- Traffic The Last Great Traffic Jam
Timing is everything. I get an email confirming a DVD review assignment, and its quickly followed by my traditional time to start the New Year by having my body finally give up on me, demanding that it needs a rest. Usually comes about in the form of some version of cold/sinus infection/flu-like symptoms and includes much hacking, blowing, sniffling, aching, and whining.
Since my years in college, when the holidays meant going out as much as possible to get together with friends and visiting relatives on both sides of my family, to my post-collegiate time, wherein I worked my way through the end of the year as well as all the visiting/going out, Ive become accustomed to this Forced Rest. And while it remains frustrating that I cant jump into each new year with the enthusiasm of having a clean slate and rushing my way towards all methods of self-improvement, long-held desires, and procrastinated projects, Ive learned that some natural disasters can be foreseen but unavoidable. I mean, its not as if my use of several boxes of Kleenex rates anyway near the equivalence of most of the Gulf Coast region still being screwed up and screwed over by our government and its agencies.
Somewhere in the middle of all this is the need to check out the Traffic DVD The Last Great Traffic Jam. An assignment is an assignment. And while my concentration level runs from ADD to me so tired to…um, I forgot, what was I saying, I still need to push play and come up with a few words on this chronicle of the last time Traffic graced the stages of the United States, which was back in 1994. While Steve Winwood currently incorporates Traffic songs into his solo sets, its extremely unlikely hed go back to that moniker since the death of longtime friend and band member Jim Capaldi. In fact, with much of the backstage moments focused on Capaldi, along with the performances, the DVD becomes a tribute of sorts to Winwoods fallen mate.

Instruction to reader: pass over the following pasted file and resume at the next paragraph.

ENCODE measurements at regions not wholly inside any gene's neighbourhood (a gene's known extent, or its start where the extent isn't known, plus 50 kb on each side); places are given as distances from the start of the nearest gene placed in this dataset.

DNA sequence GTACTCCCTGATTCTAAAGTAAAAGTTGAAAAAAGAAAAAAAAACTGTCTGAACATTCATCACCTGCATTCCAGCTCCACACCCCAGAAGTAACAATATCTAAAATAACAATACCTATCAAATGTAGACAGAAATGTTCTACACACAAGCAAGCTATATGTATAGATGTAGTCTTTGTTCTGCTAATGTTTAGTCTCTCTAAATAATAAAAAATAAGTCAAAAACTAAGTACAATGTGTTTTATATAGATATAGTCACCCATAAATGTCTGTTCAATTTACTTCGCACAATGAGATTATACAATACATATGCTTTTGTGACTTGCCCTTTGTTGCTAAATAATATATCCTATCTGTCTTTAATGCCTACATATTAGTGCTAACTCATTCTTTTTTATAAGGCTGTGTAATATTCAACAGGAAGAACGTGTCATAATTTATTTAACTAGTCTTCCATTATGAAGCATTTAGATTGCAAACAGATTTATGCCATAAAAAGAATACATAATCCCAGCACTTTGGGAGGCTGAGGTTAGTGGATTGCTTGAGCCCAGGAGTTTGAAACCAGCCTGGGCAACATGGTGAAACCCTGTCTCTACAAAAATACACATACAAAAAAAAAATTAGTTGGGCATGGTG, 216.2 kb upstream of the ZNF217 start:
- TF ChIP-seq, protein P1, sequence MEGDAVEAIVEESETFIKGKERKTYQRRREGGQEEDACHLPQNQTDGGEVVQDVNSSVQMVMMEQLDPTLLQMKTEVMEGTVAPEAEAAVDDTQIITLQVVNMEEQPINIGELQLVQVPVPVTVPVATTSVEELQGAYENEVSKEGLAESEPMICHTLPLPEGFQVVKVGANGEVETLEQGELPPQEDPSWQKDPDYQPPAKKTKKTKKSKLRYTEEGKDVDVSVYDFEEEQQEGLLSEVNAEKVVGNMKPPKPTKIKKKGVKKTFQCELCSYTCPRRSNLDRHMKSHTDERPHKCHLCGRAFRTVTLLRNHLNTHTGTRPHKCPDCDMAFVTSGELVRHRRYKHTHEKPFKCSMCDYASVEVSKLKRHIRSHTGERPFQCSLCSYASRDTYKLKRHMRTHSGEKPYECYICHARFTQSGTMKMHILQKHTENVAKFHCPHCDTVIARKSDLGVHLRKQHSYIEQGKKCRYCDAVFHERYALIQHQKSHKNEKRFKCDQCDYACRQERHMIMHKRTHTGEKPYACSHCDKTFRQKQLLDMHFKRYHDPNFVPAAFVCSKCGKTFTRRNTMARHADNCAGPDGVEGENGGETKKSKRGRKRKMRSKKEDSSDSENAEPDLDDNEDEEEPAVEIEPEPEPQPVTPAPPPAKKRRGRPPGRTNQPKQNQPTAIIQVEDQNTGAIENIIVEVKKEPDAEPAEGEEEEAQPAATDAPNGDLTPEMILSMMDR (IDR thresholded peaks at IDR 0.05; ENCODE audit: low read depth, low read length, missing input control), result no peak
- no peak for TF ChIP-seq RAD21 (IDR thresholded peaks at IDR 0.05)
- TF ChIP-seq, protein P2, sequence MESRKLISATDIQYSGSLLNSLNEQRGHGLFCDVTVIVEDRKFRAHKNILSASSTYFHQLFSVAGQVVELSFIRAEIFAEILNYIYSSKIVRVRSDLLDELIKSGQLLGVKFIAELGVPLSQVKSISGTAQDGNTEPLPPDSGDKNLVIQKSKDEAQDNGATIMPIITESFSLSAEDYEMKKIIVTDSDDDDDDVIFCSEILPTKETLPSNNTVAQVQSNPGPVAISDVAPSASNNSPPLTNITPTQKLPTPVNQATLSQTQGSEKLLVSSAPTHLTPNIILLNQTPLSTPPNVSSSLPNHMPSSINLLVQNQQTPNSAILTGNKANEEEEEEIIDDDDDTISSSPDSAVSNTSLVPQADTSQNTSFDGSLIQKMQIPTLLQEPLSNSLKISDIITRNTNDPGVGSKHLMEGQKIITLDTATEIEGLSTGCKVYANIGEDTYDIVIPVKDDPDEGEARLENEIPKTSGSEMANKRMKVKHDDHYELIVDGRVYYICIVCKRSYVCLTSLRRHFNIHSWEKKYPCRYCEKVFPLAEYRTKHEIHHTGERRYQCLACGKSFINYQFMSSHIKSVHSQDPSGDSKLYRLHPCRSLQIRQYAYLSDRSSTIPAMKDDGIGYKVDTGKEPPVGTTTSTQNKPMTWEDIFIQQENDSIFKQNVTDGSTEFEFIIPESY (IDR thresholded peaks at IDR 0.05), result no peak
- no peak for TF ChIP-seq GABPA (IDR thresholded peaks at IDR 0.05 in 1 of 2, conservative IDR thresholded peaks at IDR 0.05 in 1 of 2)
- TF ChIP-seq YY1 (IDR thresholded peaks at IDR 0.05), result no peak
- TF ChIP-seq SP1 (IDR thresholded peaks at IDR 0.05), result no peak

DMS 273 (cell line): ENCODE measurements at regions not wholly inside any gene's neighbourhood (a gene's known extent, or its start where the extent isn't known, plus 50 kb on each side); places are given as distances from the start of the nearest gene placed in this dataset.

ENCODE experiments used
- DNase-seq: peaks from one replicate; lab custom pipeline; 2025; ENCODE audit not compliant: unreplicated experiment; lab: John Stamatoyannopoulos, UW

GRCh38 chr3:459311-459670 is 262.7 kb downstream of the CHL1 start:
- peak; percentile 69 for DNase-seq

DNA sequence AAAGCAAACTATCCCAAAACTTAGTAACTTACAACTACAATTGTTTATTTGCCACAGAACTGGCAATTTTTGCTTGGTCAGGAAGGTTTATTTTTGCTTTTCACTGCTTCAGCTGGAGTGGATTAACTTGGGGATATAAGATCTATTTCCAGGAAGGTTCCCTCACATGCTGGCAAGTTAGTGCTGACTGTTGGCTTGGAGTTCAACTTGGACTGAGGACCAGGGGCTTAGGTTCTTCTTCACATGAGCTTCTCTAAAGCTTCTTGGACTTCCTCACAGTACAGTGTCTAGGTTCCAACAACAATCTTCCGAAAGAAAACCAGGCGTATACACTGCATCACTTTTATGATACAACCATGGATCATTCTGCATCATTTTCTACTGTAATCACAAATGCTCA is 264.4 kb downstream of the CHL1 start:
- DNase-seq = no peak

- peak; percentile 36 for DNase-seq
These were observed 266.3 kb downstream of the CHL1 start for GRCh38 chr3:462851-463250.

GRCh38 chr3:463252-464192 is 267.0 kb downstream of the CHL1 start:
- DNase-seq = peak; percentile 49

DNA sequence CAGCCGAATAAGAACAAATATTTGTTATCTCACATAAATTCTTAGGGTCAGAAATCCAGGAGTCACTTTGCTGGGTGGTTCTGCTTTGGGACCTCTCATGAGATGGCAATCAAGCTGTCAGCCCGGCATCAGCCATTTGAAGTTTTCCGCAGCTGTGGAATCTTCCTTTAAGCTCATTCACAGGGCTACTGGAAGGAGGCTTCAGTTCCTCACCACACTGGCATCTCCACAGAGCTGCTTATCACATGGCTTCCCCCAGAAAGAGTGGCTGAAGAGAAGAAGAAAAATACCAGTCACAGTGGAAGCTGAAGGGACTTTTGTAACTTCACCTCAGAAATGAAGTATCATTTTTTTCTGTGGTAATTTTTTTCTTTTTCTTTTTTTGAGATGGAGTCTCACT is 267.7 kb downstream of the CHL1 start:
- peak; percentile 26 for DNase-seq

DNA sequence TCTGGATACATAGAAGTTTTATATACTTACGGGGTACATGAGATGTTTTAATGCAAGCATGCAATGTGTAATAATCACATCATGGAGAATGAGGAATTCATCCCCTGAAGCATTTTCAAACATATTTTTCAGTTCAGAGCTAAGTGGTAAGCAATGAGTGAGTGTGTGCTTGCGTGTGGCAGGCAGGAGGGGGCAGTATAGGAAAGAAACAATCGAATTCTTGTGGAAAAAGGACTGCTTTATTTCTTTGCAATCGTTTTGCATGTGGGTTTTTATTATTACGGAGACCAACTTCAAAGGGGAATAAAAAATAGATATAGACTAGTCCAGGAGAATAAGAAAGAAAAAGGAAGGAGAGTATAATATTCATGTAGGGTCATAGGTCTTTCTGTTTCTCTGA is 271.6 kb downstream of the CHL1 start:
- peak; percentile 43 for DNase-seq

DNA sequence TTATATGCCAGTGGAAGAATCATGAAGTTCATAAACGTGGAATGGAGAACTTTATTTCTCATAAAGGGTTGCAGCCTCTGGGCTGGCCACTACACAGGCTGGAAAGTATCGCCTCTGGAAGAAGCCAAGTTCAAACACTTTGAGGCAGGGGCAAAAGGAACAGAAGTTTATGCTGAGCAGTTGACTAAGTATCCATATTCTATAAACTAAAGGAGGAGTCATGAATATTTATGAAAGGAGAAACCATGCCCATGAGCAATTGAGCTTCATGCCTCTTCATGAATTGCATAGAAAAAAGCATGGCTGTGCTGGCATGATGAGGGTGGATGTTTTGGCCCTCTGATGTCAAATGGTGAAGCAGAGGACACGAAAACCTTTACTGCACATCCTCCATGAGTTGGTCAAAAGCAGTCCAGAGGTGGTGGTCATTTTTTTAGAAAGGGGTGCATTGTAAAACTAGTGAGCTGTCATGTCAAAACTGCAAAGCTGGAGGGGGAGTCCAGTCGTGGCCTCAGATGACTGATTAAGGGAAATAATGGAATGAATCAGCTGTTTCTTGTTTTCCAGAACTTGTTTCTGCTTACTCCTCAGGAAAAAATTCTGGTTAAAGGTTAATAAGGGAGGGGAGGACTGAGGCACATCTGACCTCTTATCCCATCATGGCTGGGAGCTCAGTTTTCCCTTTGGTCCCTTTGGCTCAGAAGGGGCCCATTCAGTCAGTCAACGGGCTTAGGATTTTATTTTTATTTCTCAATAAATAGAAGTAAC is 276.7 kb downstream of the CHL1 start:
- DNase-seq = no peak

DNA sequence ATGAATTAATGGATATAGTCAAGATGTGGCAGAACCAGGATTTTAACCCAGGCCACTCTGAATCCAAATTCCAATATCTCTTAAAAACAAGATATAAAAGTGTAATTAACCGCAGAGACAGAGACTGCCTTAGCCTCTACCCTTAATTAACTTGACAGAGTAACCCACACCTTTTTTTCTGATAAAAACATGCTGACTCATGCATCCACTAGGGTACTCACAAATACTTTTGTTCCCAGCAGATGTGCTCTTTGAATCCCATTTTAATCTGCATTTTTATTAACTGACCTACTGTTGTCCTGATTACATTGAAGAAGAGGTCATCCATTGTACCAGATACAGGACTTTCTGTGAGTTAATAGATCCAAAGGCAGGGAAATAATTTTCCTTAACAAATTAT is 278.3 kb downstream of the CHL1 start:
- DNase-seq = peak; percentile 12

Lucky for me that the construction of Last Great Traffic Jam coincides with my fluctuating state of mind. Rather than unspool one specific gig or even take excerpts from several shows and splice em together as one seamless performance, this moves along in a haphazard stretch of onstage action, rehearsals, crowd shots, and interviews plus the requisite backstage banter and silliness. What sounds like throw-everything-up-against-the-wall-and-see-what-sticks editing actually works quite smoothly. At the very least, its a different and somewhat refreshing method than the usual two hours of watching and wishing you were there or watching and never quite getting that adrenaline rush of actually being there even if you play the DVD loud, spill beer on your feet, and charge yourself inflated prices each time you head to the fridge for a beer.
Its interesting to see the normally reserved Winwood openly enjoying himself during the behind the scenes footage, while Capaldi is endearing throughout with his dry humor and general frumpiness. He shuffles around his hotel room or backstage, only coming to life when he plays or sings.
The interviews, unfortunately, arent illuminating at all. The closest thing is when Capaldi gripes about meeting the press and all its useless questions.
Of course, the best part is the music. It brings back great memories of seeing Traffic when it opened up for the Grateful Dead during its Summer Tour. In particular, I recall dancing on the playing field at Sam Boyd Stadium, a perfect match of hot sounds and dry heat. In a related note, when Jerry Garcia joins the band during Dear Mr. Fantasy, it turns out to be less of a peak moment, almost as if he wasnt given the room to contribute. But thats minor because the real selling point is that this is your best taste of live Traffic, even if its imperfect at times, until film of the original line-up surfaces one of these days.